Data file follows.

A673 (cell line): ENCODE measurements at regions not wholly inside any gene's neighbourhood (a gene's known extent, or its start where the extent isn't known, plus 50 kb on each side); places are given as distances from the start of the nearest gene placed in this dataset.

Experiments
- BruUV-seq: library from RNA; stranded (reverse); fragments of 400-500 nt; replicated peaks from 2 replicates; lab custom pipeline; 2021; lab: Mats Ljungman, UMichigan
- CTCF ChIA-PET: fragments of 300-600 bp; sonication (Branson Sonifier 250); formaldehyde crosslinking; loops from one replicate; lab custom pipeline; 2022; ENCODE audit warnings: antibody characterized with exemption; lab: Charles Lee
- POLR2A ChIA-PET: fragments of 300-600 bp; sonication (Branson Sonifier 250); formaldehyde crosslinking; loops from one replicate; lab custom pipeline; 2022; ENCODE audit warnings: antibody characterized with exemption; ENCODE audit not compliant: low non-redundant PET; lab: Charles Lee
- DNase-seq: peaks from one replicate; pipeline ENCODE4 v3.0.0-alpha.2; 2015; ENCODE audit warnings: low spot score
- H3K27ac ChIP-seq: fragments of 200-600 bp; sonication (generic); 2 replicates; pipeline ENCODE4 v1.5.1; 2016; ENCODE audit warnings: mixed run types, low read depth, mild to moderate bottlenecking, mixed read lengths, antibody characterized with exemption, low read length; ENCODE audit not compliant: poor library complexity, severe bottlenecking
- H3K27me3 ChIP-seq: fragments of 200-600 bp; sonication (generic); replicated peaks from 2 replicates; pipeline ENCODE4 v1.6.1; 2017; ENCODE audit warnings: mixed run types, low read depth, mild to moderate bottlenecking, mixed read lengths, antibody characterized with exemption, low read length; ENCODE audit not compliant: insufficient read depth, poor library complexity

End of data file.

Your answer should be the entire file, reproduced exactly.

A673 (cell line): ENCODE measurements at regions not wholly inside any gene's neighbourhood (a gene's known extent, or its start where the extent isn't known, plus 50 kb on each side); places are given as distances from the start of the nearest gene placed in this dataset.

Experiments
- BruUV-seq: library from RNA; stranded (reverse); fragments of 400-500 nt; replicated peaks from 2 replicates; lab custom pipeline; 2021; lab: Mats Ljungman, UMichigan
- CTCF ChIA-PET: fragments of 300-600 bp; sonication (Branson Sonifier 250); formaldehyde crosslinking; loops from one replicate; lab custom pipeline; 2022; ENCODE audit warnings: antibody characterized with exemption; lab: Charles Lee
- POLR2A ChIA-PET: fragments of 300-600 bp; sonication (Branson Sonifier 250); formaldehyde crosslinking; loops from one replicate; lab custom pipeline; 2022; ENCODE audit warnings: antibody characterized with exemption; ENCODE audit not compliant: low non-redundant PET; lab: Charles Lee
- DNase-seq: peaks from one replicate; pipeline ENCODE4 v3.0.0-alpha.2; 2015; ENCODE audit warnings: low spot score
- H3K27ac ChIP-seq: fragments of 200-600 bp; sonication (generic); 2 replicates; pipeline ENCODE4 v1.5.1; 2016; ENCODE audit warnings: mixed run types, low read depth, mild to moderate bottlenecking, mixed read lengths, antibody characterized with exemption, low read length; ENCODE audit not compliant: poor library complexity, severe bottlenecking
- H3K27me3 ChIP-seq: fragments of 200-600 bp; sonication (generic); replicated peaks from 2 replicates; pipeline ENCODE4 v1.6.1; 2017; ENCODE audit warnings: mixed run types, low read depth, mild to moderate bottlenecking, mixed read lengths, antibody characterized with exemption, low read length; ENCODE audit not compliant: insufficient read depth, poor library complexity